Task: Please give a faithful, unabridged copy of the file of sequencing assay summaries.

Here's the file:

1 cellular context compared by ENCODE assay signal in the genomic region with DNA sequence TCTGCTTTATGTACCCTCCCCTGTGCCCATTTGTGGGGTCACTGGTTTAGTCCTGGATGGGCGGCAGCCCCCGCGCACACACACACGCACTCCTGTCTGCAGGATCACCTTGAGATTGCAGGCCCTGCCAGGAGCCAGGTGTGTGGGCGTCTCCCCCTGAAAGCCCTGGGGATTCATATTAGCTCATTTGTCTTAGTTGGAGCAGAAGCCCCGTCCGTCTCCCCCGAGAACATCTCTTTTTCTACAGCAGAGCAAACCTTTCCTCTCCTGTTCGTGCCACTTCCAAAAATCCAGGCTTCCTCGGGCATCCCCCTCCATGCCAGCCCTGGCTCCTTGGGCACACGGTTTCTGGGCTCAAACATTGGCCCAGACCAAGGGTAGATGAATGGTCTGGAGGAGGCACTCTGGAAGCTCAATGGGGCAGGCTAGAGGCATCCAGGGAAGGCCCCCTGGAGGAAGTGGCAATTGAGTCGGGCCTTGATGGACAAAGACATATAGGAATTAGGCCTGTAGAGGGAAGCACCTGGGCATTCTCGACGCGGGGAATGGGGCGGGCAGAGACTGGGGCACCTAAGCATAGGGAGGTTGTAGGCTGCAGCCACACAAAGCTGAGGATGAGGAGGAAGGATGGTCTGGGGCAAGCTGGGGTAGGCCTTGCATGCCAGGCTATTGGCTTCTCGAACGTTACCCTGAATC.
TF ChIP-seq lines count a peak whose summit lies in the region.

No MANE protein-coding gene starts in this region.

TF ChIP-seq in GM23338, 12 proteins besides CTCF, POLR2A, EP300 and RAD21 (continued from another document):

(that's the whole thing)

1 cellular context compared by ENCODE assay signal in the genomic region with DNA sequence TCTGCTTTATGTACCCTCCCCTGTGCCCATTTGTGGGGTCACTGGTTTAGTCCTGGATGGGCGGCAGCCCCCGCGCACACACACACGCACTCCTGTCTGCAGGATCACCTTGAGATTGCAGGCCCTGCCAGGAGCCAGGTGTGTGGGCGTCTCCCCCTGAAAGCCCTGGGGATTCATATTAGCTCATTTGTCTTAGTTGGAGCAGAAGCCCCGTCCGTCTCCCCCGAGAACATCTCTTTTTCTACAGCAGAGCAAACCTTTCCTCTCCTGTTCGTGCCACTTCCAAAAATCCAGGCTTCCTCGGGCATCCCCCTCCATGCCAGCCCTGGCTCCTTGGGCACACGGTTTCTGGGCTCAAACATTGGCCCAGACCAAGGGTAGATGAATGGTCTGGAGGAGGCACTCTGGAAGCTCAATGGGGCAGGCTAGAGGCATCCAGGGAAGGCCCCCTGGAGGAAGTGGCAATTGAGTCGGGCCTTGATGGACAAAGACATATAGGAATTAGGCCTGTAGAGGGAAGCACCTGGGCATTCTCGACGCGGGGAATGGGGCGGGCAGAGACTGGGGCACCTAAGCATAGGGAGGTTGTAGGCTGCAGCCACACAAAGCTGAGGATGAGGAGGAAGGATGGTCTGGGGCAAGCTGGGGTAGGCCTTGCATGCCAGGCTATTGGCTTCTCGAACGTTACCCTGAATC.
TF ChIP-seq lines count a peak whose summit lies in the region.

No MANE protein-coding gene starts in this region.

TF ChIP-seq in GM23338, 12 proteins besides CTCF, POLR2A, EP300 and RAD21 (continued from another document):